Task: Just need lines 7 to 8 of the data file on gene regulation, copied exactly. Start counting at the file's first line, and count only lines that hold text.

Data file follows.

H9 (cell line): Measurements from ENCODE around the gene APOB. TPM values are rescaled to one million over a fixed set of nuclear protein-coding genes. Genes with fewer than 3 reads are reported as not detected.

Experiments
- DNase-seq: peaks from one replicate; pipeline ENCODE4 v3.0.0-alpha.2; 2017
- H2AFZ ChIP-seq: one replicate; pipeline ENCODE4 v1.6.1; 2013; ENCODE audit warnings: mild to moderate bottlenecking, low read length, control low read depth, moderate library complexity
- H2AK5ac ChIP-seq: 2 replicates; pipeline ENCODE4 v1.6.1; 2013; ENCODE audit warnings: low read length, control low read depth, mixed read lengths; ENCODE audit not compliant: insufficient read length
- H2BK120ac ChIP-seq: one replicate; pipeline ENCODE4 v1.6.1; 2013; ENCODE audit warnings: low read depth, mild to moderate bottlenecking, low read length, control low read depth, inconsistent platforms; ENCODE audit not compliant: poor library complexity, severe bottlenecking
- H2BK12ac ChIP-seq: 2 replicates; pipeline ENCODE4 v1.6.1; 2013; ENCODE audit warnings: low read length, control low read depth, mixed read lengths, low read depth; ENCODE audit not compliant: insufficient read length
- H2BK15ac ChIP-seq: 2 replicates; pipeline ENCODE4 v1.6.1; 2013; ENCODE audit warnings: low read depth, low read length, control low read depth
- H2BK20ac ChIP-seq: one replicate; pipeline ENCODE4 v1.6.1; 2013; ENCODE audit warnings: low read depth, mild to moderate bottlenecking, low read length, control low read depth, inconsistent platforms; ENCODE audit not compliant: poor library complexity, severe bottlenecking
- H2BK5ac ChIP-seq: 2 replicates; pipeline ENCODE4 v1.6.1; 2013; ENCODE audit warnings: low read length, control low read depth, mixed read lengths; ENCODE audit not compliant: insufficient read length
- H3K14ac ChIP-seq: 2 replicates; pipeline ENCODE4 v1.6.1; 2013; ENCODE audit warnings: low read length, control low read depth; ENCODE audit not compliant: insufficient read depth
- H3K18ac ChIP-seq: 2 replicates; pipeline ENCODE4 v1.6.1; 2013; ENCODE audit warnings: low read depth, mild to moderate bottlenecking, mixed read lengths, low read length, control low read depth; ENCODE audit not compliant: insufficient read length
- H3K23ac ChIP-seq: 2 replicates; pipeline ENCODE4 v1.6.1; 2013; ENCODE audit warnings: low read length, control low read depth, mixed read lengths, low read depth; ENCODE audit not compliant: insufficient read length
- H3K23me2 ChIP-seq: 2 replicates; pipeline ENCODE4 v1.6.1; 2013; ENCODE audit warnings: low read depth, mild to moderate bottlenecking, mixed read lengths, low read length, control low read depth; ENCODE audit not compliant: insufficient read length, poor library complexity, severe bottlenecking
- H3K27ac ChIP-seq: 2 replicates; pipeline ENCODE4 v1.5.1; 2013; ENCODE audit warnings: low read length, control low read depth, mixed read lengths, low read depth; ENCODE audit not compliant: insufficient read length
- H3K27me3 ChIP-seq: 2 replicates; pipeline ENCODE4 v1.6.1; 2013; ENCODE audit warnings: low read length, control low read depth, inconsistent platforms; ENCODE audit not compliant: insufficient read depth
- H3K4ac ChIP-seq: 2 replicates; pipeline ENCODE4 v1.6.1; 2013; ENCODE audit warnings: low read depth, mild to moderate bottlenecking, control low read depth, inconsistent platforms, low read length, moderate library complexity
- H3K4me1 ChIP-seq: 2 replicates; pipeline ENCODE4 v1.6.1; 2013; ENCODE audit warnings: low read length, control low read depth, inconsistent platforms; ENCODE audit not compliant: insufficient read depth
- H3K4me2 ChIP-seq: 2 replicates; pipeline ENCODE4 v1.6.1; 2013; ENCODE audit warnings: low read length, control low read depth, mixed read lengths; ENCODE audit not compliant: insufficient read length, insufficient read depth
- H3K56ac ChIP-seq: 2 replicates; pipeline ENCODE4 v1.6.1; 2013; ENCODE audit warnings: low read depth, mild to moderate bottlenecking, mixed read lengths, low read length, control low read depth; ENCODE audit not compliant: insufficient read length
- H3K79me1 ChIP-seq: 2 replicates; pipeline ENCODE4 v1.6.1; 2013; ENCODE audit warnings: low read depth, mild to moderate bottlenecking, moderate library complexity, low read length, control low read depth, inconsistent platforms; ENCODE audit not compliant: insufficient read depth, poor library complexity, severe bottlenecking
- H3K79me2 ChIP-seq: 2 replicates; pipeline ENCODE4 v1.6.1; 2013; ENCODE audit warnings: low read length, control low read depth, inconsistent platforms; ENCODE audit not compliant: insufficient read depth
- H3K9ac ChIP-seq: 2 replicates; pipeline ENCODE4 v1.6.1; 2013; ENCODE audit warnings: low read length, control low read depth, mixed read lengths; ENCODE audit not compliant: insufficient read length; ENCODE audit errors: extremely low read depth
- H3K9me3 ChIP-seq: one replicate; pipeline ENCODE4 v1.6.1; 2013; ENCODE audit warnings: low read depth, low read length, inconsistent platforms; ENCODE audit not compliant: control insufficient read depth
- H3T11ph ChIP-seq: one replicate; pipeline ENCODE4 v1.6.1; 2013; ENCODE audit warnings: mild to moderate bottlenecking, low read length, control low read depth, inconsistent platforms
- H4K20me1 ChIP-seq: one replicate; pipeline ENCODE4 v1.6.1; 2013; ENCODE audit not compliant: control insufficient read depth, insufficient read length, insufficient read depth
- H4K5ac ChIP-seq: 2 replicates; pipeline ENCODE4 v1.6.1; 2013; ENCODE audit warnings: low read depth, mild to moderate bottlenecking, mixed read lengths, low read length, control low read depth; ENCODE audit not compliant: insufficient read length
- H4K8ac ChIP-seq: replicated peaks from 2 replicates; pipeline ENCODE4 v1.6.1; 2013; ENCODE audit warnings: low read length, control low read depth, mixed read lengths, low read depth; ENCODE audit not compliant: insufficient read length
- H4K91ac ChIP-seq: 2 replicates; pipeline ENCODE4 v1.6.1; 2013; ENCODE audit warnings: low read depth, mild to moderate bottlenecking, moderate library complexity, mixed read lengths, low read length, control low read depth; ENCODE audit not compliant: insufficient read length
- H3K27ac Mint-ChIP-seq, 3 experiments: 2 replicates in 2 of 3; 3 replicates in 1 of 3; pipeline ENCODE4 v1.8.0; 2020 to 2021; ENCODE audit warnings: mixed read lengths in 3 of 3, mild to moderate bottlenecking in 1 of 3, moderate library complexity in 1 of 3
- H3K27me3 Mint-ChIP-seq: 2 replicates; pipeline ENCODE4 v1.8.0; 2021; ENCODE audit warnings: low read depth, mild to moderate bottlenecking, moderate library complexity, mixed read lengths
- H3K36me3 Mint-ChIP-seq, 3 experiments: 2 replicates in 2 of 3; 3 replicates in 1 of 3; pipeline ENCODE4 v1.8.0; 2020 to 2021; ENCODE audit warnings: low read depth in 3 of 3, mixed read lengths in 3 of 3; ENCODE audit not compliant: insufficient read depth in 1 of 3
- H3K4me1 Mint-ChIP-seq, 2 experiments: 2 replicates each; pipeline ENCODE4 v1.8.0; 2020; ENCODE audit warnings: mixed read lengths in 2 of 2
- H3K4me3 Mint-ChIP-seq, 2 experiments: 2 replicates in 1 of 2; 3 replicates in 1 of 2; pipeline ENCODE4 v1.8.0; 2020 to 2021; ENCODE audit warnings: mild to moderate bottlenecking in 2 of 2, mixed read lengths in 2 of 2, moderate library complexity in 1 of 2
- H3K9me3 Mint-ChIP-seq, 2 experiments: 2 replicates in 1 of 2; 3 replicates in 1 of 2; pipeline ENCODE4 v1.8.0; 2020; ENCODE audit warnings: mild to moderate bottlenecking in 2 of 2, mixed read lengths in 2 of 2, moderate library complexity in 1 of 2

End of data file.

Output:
- H2BK12ac ChIP-seq: 2 replicates; pipeline ENCODE4 v1.6.1; 2013; ENCODE audit warnings: low read length, control low read depth, mixed read lengths, low read depth; ENCODE audit not compliant: insufficient read length
- H2BK15ac ChIP-seq: 2 replicates; pipeline ENCODE4 v1.6.1; 2013; ENCODE audit warnings: low read depth, low read length, control low read depth